There's Some Seriously Messy Drama After A Ketogenic Diet Documentary Was Put On Netflix

    The film features a woman who claims the ketogenic diet shrunk a cancerous tumour in her breast.

    A documentary fronted by a celebrity chef that investigates the benefits of a ketogenic diet has caused controversy in Australia, after the country's medical association chastised Netflix for programming the film.

    Celebrity chef Pete Evans produced and narrated The Magic Pill in 2017. The film focusses on the low-carb, high-fat ketogenic diet and follows several subjects as they attempt to change the way they eat.

    A woman in the film claims the ketogenic diet shrunk a tumour in her breast. A mother, whose son has autism, is also profiled and says the diet had changed the responsiveness and abilities of her son.

    Evans previously made headlines in 2015, after a cookbook for babies he co-authored suggested feeding infants bone broth as a baby formula. The thing about this recipe, as professor Heather Yeatman told Women's Weekly, was that it contained 10 times the safe daily intake of vitamin A for babies, and could potentially be fatal.

    The controversial cookbook was recalled shortly after it was published.

    When The Magic Pill was first released, then Australian Medical Association (AMA) president Michael Gannon facetiously tweeted that it should be nominated for an award for the film "least likely to contribute to public health."

    The documentary was added to Netflix Australia's programming with little fanfare earlier this year.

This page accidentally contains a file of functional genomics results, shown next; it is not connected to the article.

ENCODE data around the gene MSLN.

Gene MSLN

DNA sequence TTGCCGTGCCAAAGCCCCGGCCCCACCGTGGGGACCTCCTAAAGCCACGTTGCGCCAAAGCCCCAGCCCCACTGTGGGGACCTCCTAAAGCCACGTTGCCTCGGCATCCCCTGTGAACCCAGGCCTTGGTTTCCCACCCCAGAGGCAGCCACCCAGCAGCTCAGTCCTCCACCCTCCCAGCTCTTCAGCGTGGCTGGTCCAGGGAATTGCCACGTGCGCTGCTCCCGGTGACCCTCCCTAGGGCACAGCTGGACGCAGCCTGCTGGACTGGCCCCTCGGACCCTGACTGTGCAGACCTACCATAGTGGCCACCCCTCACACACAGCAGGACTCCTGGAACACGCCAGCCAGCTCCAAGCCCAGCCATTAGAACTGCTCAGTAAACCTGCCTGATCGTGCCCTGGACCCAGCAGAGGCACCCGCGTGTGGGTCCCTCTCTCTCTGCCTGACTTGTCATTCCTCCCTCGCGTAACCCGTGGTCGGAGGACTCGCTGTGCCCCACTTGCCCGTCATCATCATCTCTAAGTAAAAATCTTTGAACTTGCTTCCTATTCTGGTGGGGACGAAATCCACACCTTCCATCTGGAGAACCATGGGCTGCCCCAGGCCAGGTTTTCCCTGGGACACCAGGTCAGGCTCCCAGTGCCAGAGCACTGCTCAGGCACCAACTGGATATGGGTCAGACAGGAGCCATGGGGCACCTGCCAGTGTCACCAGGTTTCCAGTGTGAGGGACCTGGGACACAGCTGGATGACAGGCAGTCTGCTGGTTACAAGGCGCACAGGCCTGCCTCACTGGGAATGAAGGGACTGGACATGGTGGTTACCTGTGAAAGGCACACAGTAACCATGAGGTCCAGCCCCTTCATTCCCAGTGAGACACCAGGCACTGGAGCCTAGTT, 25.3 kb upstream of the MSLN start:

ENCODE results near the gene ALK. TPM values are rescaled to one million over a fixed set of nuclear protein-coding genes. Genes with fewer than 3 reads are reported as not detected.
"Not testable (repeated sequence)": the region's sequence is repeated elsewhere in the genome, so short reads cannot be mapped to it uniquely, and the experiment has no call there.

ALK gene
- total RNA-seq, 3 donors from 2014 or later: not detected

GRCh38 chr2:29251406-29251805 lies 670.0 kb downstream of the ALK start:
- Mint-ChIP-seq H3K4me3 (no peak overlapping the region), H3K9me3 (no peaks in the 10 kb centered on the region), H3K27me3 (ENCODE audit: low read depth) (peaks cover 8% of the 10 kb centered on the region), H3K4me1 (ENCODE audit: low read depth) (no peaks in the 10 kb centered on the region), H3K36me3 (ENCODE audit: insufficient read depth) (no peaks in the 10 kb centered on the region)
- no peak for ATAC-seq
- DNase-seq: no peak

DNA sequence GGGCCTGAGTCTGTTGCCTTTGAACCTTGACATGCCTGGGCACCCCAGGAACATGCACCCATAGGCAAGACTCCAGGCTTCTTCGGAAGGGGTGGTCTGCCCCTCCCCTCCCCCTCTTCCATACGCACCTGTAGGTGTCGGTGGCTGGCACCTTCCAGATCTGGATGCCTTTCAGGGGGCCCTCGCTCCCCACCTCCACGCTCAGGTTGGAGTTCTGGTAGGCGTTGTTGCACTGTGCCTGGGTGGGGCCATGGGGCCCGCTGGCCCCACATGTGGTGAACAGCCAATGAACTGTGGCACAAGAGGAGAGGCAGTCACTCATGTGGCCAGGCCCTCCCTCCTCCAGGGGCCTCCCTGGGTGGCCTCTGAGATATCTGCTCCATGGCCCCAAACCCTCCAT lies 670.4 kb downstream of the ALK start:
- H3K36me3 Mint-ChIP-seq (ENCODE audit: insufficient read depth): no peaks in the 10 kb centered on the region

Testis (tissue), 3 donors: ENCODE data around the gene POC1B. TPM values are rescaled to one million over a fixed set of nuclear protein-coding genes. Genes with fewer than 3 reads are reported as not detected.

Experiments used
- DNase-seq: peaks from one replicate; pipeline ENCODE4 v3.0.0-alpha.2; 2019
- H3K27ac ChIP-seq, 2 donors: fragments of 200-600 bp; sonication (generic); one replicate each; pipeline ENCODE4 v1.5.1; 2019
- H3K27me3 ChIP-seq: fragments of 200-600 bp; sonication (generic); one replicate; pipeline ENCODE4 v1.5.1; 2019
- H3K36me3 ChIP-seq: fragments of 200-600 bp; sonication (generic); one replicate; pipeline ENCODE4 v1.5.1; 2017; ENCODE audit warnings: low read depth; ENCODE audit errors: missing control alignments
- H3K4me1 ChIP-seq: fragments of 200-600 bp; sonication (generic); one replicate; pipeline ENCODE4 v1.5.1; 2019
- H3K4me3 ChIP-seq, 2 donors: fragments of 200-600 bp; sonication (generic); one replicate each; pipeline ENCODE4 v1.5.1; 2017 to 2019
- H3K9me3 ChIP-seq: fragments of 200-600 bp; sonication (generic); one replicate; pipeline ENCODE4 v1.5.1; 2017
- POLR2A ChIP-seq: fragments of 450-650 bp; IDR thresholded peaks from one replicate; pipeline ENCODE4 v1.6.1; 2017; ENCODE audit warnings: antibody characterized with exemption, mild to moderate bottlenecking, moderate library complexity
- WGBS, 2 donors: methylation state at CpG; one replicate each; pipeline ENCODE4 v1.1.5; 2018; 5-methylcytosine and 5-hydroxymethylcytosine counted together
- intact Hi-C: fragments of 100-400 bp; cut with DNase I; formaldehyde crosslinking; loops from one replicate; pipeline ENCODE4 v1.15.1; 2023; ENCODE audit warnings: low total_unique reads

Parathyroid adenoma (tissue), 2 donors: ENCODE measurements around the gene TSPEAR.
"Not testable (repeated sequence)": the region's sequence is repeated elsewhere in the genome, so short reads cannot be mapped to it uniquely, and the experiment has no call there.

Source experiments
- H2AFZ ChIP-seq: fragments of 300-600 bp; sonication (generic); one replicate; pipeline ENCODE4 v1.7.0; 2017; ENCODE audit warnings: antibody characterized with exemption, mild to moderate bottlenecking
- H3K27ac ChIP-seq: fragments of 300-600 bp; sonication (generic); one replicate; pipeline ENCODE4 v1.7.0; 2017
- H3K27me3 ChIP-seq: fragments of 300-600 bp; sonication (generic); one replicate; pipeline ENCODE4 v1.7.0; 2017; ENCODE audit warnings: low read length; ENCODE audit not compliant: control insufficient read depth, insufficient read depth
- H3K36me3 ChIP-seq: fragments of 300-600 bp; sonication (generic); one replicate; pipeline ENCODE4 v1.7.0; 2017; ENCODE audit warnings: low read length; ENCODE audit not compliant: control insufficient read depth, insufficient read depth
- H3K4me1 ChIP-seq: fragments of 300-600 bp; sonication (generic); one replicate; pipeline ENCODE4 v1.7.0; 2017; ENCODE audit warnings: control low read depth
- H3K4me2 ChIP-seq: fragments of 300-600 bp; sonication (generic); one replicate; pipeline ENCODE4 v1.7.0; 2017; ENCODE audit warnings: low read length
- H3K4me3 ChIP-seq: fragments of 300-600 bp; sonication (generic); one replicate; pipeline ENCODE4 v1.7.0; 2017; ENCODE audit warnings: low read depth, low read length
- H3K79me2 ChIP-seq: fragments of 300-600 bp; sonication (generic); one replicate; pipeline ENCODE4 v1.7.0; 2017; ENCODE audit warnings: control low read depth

Over the weekend, the AMA's new president Dr Tony Bartone said Netflix should "do the responsible thing" and remove the film from its programming.

    "People out there are vulnerable to the messaging," Bartone told The Sydney Morning Herald, explaining that decades of research currently existed to back up the healthy eating guidelines.

    "I respect Pete Evans' ability and expertise in the kitchen, but that's where it begins and ends."

    To say Pete Evans took the criticism well would be...Not true.

    On Sunday, Evans fired up his Instagram and accused Bartone of being "fearful of people in Australia becoming healthy".

    "What would this mean to their industry?" wrote Evans.

    "The information that is shared in the film by leading cardiologists, neurologists, doctors and scientists has prevention at the top of their priorities and to be used as an adjunct to modern medicine which then ultimately is a holistic approach.

    "Can you also ask why doctors are not allowed to give dietary advice...Yet the head of the AMA who is a doctor, somehow is allowed to speak on this topic with authority, when his counterparts cannot?"

    And things didn't get any better for Evans when current affairs program The Sunday Project took aim at him, with host Tommy Little alleging the celebrity chef used fake tan and had his teeth whitened.

    On Monday Evans responded again on social media, writing on Instagram and Facebook that, yes, he had had his teeth whitened seven years ago, but that surfing was the responsible for his "all-year 'round tan".

    Evans then said he would post a nude photo later in the evening to show his "real appreciation of the sun where you can see my tan lines".

    The chef is yet to publish the nudes.

    A Netflix spokesperson told BuzzFeed News the company programs for a wide audience and recognises that in doing so some content may be controversial.

    "We hope that it helps to convey the unique perspective of the story and the storyteller," said the spokesperson.